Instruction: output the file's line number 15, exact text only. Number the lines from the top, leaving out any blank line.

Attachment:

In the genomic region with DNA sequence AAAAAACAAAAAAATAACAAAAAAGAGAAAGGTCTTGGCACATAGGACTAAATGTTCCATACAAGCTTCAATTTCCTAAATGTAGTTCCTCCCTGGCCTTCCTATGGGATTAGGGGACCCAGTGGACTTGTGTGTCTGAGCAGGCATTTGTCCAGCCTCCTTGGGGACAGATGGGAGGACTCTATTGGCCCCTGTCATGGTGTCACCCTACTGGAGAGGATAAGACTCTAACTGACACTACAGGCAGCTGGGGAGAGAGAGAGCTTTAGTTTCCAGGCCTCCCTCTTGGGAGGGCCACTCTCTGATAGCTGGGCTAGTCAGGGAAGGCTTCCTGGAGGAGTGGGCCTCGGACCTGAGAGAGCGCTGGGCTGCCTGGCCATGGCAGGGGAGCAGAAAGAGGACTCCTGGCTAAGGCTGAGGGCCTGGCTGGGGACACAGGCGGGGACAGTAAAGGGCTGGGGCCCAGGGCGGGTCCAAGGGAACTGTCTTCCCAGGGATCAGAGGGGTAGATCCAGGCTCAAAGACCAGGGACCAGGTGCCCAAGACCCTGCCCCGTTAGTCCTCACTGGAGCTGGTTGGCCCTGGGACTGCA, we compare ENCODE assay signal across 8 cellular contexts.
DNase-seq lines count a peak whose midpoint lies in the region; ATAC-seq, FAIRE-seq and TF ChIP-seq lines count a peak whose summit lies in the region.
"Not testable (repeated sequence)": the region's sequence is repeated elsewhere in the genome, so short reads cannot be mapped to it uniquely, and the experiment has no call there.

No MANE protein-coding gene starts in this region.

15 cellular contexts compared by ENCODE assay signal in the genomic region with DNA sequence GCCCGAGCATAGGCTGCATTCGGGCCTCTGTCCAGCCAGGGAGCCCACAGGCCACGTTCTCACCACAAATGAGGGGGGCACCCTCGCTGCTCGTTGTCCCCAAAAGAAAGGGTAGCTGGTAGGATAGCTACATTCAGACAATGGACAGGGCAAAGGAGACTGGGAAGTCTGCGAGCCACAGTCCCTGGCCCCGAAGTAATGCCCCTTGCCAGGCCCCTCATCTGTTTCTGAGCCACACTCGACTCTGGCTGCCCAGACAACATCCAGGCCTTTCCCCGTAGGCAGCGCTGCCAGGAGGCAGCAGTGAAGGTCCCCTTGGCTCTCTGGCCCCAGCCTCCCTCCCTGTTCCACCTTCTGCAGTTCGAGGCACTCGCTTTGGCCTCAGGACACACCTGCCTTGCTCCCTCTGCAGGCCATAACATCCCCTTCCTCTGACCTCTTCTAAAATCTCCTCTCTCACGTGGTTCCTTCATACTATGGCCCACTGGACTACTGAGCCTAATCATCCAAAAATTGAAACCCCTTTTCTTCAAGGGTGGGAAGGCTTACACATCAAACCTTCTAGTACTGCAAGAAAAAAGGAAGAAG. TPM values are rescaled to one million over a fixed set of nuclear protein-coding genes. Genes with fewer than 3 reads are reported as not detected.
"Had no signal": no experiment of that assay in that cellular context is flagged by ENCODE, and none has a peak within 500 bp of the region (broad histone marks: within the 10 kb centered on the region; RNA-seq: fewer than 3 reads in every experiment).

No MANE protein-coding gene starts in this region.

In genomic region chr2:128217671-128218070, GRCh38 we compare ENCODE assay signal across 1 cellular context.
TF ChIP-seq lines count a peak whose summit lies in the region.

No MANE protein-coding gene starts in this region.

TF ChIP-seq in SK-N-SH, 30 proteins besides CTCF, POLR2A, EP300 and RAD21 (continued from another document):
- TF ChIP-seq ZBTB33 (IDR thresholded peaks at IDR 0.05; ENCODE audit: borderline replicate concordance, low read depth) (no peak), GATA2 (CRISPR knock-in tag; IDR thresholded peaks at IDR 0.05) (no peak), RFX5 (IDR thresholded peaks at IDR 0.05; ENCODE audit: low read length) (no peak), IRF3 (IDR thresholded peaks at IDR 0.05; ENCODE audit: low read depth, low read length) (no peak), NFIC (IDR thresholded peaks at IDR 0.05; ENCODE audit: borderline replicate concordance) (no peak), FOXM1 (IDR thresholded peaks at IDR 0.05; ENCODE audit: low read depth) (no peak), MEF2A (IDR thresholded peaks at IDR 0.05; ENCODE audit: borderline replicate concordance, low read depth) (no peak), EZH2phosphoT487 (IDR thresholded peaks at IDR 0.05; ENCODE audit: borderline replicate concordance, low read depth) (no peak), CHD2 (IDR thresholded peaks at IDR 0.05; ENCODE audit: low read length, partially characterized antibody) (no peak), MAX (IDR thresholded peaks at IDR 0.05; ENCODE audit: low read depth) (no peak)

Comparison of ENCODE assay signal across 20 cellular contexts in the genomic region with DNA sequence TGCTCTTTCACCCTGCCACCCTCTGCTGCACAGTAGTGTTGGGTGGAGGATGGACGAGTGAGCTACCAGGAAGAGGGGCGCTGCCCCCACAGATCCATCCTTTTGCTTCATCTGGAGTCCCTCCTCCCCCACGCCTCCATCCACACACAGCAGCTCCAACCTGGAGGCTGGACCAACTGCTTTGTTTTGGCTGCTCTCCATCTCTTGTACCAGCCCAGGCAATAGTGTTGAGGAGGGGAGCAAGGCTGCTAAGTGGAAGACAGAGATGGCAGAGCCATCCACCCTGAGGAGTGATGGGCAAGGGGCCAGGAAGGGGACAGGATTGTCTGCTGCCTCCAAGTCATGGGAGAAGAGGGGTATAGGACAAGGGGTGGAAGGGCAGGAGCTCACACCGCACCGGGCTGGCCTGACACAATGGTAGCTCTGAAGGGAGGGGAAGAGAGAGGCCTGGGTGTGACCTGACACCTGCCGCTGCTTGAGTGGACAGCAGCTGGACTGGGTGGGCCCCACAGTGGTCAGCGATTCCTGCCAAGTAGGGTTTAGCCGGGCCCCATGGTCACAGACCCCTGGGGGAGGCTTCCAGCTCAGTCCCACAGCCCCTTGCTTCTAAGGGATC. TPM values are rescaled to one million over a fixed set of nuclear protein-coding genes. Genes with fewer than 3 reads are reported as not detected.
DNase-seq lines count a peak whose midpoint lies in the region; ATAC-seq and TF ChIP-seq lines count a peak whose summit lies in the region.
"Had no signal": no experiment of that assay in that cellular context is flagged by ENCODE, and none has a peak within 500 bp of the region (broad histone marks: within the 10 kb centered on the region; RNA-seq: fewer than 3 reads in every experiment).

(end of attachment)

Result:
"Had no signal": no experiment of that assay in that cellular context is flagged by ENCODE, and none has a peak within 500 bp of the region (broad histone marks: within the 10 kb centered on the region; RNA-seq: fewer than 3 reads in every experiment).